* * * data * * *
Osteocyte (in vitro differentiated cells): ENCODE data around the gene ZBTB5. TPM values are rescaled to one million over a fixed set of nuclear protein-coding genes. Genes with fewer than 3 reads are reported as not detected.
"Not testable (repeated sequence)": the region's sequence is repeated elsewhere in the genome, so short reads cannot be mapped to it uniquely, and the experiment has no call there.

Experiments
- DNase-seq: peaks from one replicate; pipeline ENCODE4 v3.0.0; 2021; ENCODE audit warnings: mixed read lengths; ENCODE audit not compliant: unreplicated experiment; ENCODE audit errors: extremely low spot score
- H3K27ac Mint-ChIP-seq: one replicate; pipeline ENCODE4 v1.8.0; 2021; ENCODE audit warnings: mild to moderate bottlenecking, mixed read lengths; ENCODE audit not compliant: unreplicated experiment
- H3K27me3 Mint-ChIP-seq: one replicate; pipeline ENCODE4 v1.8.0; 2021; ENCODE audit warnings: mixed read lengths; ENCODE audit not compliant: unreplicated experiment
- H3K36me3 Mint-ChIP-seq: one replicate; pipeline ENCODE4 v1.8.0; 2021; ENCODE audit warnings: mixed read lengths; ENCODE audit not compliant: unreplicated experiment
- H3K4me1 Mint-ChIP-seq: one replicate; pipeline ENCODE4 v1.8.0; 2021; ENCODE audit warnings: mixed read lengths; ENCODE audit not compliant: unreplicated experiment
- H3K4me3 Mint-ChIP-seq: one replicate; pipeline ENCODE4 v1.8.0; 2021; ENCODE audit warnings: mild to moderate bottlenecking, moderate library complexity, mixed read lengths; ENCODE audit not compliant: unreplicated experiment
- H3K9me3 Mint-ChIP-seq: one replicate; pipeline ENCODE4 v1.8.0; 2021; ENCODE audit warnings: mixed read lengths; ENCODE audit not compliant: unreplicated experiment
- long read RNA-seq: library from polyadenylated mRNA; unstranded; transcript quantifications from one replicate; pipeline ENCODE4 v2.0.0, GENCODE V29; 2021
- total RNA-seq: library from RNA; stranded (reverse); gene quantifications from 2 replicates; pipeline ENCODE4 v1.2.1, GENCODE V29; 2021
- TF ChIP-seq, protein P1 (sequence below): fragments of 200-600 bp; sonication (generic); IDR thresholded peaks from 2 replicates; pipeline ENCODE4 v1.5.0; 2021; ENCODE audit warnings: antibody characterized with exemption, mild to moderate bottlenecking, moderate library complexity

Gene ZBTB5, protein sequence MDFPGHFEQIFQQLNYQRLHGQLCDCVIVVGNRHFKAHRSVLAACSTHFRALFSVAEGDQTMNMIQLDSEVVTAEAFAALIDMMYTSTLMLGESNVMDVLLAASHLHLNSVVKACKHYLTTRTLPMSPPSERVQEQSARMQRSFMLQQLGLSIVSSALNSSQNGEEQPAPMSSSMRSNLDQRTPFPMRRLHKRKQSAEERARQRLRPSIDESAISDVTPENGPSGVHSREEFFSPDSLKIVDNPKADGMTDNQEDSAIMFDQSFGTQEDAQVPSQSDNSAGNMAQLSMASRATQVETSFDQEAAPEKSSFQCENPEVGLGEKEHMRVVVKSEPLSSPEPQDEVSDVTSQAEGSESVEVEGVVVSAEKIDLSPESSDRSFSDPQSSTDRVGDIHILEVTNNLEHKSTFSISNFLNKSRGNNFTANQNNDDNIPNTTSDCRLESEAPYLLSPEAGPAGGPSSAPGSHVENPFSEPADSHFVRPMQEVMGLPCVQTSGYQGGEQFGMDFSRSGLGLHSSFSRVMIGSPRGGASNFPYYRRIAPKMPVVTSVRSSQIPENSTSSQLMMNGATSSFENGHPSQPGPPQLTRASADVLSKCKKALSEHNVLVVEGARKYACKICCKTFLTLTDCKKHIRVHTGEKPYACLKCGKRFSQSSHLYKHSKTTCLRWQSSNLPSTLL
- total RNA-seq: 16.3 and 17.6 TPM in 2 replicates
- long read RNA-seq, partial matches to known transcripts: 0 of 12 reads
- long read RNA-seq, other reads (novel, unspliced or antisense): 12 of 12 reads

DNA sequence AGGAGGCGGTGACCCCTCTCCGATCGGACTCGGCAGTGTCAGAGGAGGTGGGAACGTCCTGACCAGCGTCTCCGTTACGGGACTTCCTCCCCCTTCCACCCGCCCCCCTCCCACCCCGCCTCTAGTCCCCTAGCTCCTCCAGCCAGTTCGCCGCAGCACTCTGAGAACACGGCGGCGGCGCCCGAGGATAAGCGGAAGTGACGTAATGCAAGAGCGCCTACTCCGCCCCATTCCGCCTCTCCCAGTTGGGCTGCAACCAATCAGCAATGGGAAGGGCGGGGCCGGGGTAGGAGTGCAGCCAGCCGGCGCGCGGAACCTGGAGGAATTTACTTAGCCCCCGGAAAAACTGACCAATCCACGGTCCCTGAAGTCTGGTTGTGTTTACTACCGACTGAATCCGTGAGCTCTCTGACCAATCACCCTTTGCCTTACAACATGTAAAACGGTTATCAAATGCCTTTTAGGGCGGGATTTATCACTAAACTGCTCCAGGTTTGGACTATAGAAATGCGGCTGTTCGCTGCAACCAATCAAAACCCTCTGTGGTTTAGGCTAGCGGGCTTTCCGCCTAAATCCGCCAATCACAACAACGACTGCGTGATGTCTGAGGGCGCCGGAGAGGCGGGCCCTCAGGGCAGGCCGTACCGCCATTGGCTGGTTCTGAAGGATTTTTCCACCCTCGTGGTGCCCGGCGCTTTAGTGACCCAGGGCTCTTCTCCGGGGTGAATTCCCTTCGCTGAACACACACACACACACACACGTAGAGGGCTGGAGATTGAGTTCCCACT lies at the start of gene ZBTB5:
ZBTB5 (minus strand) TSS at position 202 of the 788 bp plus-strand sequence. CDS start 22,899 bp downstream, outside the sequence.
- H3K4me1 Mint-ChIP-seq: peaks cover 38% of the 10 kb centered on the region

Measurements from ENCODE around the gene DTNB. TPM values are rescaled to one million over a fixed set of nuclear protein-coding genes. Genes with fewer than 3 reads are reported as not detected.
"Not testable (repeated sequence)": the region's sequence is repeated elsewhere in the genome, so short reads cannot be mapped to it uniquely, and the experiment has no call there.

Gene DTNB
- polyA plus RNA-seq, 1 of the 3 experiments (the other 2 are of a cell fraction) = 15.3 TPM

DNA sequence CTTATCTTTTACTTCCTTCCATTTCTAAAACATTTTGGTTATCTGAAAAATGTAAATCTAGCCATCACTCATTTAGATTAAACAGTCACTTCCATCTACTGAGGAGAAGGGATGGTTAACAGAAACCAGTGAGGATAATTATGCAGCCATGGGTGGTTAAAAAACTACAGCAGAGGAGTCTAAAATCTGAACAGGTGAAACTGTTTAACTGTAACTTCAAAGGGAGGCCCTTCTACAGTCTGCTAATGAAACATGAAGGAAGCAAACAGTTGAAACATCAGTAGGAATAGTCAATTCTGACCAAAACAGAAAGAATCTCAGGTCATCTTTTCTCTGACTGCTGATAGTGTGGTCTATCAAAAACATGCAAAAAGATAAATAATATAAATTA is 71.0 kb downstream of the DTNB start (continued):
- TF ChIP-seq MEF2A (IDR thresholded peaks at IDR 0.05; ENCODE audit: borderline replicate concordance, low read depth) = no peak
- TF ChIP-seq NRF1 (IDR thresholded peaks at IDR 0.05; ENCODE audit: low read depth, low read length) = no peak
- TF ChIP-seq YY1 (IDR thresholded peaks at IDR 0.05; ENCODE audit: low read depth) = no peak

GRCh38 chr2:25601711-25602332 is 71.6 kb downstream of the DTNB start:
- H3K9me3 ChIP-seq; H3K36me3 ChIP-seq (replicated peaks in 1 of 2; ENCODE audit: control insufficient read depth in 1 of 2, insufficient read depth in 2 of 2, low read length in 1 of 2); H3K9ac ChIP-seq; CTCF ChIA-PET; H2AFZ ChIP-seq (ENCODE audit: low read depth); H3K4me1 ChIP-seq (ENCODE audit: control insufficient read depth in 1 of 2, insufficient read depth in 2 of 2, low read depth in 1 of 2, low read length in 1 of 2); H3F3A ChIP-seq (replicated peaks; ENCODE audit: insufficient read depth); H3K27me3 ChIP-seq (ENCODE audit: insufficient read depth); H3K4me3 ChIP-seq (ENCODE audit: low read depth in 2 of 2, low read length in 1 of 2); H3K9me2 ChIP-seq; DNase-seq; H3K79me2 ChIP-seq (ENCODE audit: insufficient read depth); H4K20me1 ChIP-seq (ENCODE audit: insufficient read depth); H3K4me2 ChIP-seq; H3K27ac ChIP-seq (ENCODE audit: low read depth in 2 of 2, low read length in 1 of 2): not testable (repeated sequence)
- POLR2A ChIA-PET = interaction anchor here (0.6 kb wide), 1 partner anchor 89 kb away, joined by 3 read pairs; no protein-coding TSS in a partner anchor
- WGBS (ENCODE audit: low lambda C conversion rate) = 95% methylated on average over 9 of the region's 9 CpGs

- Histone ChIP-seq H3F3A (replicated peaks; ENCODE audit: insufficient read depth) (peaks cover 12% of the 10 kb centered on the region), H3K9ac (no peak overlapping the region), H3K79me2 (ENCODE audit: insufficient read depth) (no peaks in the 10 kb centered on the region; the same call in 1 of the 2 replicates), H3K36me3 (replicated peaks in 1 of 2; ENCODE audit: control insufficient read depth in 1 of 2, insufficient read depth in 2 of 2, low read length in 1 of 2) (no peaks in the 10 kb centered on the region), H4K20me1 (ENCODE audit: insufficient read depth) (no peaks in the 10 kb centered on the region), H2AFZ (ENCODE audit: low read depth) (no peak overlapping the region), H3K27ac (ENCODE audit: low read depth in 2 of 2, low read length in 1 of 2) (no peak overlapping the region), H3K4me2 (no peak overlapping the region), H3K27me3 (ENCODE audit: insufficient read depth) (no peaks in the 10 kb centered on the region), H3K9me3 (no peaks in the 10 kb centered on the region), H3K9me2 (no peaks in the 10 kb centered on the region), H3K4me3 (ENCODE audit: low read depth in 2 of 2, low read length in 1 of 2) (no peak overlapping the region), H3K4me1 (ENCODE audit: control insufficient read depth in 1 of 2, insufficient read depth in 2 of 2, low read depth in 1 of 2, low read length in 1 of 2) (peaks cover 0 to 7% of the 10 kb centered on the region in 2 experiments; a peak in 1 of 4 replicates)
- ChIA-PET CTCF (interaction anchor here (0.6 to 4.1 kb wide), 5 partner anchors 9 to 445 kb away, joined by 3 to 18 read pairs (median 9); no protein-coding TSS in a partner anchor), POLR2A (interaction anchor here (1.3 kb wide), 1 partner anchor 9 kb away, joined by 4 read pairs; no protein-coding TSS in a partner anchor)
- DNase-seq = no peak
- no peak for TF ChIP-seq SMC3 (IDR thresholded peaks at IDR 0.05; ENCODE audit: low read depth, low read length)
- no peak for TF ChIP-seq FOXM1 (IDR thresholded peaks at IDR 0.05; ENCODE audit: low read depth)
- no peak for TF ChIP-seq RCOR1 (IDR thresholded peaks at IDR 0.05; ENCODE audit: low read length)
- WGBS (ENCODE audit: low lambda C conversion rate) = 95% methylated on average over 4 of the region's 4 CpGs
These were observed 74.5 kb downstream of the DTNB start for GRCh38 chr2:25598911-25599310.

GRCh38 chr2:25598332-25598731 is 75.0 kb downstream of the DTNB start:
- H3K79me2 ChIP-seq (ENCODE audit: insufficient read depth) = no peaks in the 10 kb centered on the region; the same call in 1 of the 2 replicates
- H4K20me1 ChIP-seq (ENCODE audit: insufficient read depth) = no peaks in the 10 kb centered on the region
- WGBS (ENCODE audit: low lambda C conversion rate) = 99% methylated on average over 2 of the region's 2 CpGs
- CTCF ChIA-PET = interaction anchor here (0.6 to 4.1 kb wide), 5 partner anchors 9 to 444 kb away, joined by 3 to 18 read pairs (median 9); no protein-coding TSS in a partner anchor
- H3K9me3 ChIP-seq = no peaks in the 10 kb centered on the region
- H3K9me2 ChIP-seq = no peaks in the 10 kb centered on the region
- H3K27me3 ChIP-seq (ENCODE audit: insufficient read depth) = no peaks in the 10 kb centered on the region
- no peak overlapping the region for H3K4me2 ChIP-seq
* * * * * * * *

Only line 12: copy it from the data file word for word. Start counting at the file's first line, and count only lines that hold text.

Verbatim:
- total RNA-seq: library from RNA; stranded (reverse); gene quantifications from 2 replicates; pipeline ENCODE4 v1.2.1, GENCODE V29; 2021